The Art of Leasing a Car – KIBOR & its implications!

Those of us who have off-late ‘attempted’ borrowing from a bank in the recent past have all heard of the mysterious KIBOR. All banks nowadays peg their lending to the KIBOR & then add their spread to give their customers a flexible rate. Since KIBOR has off-late been rising steeply (atleast during the calendar year 2008) banks have minted quite a few ‘extra’ bucks by merely re-pricing their loans as part of their ‘deal’ with their customers.

Now what the hell is KIBOR you may ask. For the uninitiated (which means the most of us – non-bankers) KIBOR is an acronym standing for Karachi Inter-Bank Offer Rate. KIBOR isn’t a new phenomenon either. It has been around for atleast a dozen years but its impact on the consumer finance sector is a relatiely new phenomenon.

Bankers have lent to ‘each other’ (read: inter-bank i.e. bank-to-bank) by using KIBOR since the early 1990s when this emerged as a substitute for the LIBOR (London Inter-Bank Offer Rate) which though more stable was definitely not in sync with our ‘local’ money market therefore the local banks all got together and came up with KIBOR.

Banks initially lent using KIBOR rate to their Corporate Customers for what became known as Money Market loans (meaning: loans against borrowing from other banks). This was extended to the Commercial/SME segment during the early years of the 21st century. Once the KIBOR became high due to the geo-politcal economic reasons the banks were left with no choice but to abandon fixed-pricing altogether in faour of KIBOR-linkage (meaning: KIBOR-plus-bank’s profit spread).

Further variants of KIBOR that evolved later were attributed to its tenor (which should either match the tenor of the short loans or should be atleast half-year i.e. 6-months or 1-year i.e. 12-months).

People worried by high markup rates can finally heave a sigh-of-relief as the ‘dreaded’ KIBOR has somewhat nosedived from its New Year 2009 peak of around 16% to somewhere around 11% as of 31-July-2009. (%age rate pertains to the most widely used 6-months KIBOR ask rate).

People requiring further clarifications regarding KIBOR in particular &  other advice regarding Car Leasing in general are invited to leave a message alongside this post for a ‘prompt’ reply. Next post in this series will cover flexible tenures & downpayment options.

The art of Leasing a Car

Car leasing today seems to have become a hard science with all the islamic/unislamic/fixed-rate/KIBOR-linked rate/flexible-tenure/flexible-downpayment/insurance options ‘mumbo-jumbo’ and what not but infact it is as much an art as painting or photography. Before I confuse you further with my ‘Science of Art’ lecture here is me breaking my “banker’s code” to let you in on all the unpleasant secret “they won’t tell you” while selling you a car lease.

According to website, Leasing has two principal benefits:

(1) You drive a newer vehicle that is always under warranty and seldom needs more than routine maintenance.


(2) you often get a larger, more luxurious, better-equipped car.

I believe another very improtant ‘benefit’ missing from the list is the commission offered to the dealer/lease-salesperson & strictly-religious vs moderate orientation. Meaning that even in today’s day & age the car dealer or lease/loan salesperson can force you to get a lease or loan depending on which makes them more richer.

For people working strictly on commission basis the single most important motivation is how much they get out of each deal so beware of them. The people employed by the bank/FI on salary basis are genrally more reliable in their committed offerings. I am just saying that be careful and make sure that the person selling you the car lease is not just making forced sales & expecting no repeat sales from satisfactory regular clients. Let this be your first lesson while leasing a car – NO BROKERS – neither car dealing ones nore lease pushing ones.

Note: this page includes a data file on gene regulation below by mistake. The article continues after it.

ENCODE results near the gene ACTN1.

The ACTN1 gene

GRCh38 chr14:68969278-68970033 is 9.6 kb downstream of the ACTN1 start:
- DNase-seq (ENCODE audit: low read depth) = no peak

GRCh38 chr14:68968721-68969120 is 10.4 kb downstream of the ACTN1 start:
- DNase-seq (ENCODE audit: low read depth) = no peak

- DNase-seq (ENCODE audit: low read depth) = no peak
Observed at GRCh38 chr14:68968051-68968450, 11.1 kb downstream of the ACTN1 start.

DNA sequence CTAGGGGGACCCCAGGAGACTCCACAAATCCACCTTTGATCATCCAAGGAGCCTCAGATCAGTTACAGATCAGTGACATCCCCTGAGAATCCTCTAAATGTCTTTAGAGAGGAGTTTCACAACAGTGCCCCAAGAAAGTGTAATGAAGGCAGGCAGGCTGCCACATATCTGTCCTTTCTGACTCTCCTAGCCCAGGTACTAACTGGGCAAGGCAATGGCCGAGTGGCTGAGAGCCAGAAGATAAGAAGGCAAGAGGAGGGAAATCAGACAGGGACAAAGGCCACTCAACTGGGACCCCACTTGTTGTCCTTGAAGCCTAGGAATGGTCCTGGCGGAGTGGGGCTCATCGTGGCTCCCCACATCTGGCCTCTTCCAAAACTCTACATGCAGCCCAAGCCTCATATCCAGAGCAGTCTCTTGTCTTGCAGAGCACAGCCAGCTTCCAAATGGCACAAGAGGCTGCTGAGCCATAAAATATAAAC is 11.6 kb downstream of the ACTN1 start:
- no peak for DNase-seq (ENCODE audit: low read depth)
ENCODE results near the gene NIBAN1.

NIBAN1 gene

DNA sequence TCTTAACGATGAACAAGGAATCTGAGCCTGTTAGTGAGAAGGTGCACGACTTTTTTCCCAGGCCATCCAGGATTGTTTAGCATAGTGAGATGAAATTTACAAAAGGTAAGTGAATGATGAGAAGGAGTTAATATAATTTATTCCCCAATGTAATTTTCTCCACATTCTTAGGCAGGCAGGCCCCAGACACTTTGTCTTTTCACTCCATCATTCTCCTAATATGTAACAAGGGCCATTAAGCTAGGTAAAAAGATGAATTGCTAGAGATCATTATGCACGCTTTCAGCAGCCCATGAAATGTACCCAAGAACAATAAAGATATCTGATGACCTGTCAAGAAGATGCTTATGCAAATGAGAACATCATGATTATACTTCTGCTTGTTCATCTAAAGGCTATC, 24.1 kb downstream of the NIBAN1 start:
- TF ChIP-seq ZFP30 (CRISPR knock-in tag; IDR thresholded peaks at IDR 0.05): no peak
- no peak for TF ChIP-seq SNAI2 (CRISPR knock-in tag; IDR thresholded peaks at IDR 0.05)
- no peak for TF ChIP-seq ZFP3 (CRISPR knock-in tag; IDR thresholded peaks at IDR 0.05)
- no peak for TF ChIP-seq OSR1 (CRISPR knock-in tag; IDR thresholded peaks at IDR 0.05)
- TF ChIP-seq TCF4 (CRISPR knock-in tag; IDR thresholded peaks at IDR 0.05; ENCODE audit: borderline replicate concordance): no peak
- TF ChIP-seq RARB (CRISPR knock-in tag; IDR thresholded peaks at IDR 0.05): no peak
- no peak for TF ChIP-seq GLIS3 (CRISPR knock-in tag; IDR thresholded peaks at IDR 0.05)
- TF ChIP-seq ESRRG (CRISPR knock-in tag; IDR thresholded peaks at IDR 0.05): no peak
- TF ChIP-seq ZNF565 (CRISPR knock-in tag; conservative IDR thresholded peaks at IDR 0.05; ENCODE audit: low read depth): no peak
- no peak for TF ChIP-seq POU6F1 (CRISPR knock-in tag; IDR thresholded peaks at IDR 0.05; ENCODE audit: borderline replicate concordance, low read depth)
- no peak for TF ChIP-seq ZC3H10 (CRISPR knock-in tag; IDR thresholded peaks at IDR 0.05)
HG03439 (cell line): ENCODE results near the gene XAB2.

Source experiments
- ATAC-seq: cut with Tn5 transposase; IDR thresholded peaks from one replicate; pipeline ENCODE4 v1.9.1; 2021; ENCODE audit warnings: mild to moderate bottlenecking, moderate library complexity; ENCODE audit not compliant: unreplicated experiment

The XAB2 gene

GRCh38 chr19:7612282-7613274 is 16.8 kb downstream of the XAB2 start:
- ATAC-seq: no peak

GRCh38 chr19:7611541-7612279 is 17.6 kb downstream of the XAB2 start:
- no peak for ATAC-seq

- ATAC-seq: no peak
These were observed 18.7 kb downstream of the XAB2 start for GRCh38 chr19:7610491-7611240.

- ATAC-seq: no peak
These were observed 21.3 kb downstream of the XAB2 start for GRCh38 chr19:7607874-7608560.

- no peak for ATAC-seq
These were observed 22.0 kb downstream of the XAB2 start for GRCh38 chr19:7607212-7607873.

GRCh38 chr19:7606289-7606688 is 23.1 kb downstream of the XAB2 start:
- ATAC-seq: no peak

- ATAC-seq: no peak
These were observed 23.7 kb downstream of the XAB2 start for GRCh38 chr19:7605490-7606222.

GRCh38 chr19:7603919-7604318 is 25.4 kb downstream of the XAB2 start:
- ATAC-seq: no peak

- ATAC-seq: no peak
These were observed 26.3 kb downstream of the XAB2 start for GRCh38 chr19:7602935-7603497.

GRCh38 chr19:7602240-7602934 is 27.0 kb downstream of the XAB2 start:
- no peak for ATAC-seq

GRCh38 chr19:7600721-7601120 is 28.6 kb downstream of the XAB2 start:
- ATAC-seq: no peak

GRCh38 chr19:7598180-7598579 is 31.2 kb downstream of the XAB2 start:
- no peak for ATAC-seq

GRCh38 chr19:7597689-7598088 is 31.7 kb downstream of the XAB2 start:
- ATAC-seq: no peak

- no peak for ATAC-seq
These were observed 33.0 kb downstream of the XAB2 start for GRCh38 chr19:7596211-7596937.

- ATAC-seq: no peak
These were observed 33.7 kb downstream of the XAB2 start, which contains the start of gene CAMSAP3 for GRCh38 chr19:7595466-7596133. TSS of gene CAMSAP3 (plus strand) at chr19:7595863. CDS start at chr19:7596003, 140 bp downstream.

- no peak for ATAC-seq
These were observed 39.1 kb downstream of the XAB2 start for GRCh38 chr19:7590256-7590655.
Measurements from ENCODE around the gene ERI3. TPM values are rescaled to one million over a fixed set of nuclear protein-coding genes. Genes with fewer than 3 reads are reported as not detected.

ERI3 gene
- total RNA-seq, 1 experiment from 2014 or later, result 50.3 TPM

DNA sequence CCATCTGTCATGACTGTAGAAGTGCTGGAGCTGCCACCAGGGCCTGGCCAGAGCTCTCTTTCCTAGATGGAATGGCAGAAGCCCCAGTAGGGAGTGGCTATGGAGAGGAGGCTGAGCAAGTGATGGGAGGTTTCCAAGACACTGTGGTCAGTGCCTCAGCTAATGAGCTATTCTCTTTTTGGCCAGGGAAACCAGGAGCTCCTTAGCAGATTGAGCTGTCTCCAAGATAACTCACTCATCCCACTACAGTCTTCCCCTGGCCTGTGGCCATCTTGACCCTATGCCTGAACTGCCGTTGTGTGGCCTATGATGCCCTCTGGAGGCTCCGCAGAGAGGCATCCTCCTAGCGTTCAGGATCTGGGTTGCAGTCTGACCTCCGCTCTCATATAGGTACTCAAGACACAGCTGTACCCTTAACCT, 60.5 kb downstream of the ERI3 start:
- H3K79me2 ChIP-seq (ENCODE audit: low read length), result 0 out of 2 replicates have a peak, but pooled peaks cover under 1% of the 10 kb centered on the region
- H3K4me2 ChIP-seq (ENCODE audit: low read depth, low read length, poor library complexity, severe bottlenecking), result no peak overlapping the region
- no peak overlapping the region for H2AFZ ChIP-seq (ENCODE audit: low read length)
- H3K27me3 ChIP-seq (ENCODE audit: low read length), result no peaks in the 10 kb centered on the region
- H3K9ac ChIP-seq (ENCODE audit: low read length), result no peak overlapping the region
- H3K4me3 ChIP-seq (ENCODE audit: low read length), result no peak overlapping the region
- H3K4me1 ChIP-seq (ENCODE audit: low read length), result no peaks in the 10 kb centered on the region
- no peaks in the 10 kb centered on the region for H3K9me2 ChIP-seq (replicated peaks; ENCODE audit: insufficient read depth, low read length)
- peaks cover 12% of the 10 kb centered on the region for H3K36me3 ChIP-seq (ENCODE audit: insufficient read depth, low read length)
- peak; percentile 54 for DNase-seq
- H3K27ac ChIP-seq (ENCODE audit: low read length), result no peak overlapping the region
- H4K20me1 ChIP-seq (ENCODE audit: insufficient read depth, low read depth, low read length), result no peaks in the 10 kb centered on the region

Having already discussed the major differences between conventional Leasing & Ijarah Financing (Islamic mode) the next post will deal with KIBOR & how rates get pegged to it including a detail about its merits and demerits.

Buying Used Cars

Pak Suzuki has come out with this very ‘sensible’ offer.

Now you can buy a Suzuki Certified USED car from Pak Suzuki Motors Co Ltd.

The car that you end up buying from them comes with a ONE YEAR WARRANTY and is evaluated on 130 check points (I wonder what those check points are!!?). For more details check out this ad that appeared yesterday.

(Click on the image to view in full size)

Used Suzuki Cars - now official

Used Suzuki Cars - now official

Buying a used car is usually considered something that is not for the masses. People here talk about ‘resale’ value of a car and endlessly tell you that the car that you really, really want to buy will be hard to sell. They are right in saying that, but that is not why you want to buy a car that you really like; you are not buying the damn thing to sell it! You are buying it because you like it, period. That is what most people don’t look at, and for good reason of course – it is a ‘safer’ bet buy something that can be sold immediately when cash is required (liquid assets and all that!). The Toyota Corolla for example, is considered a great car to buy, not because you want to impress your neighbor, but because it has great re-sale value (a lot of people in the market looking for second-hand Toyotas, no doubt!)

Suzuki is the KING in used cars market

But I think you all will agree that the KING of re-sellable cars is Suzuki. I mean, you just have to give one ad in the newspaper classifieds section and you can kiss your car goodbye the very next day. For example, I sold my Suzuki Baleno at EXACTLY the price I had asked for the day after I gave the price. The gentleman who came over to look at the car, paid the amount at the bank (the car was leased from Faysal Bank) and the deal was done in a matter of hours, not days. Before Baleno, I owned a Mehran, which was also sold with the same ease (and again, with a price a couple of thousand rupees more than what the ‘dealers’ wanted me to believe – LESSON # 1: ALWAYS sell your car through the classified sections without involving your typical dealer). So I have had the experience of three Suzukis in the last mmm, 7 to 8 years. The first one was a 1990 Suzuki Swift that I sold to get the Mehran. So yeah, I can say that Suzuki sells easily and quickly.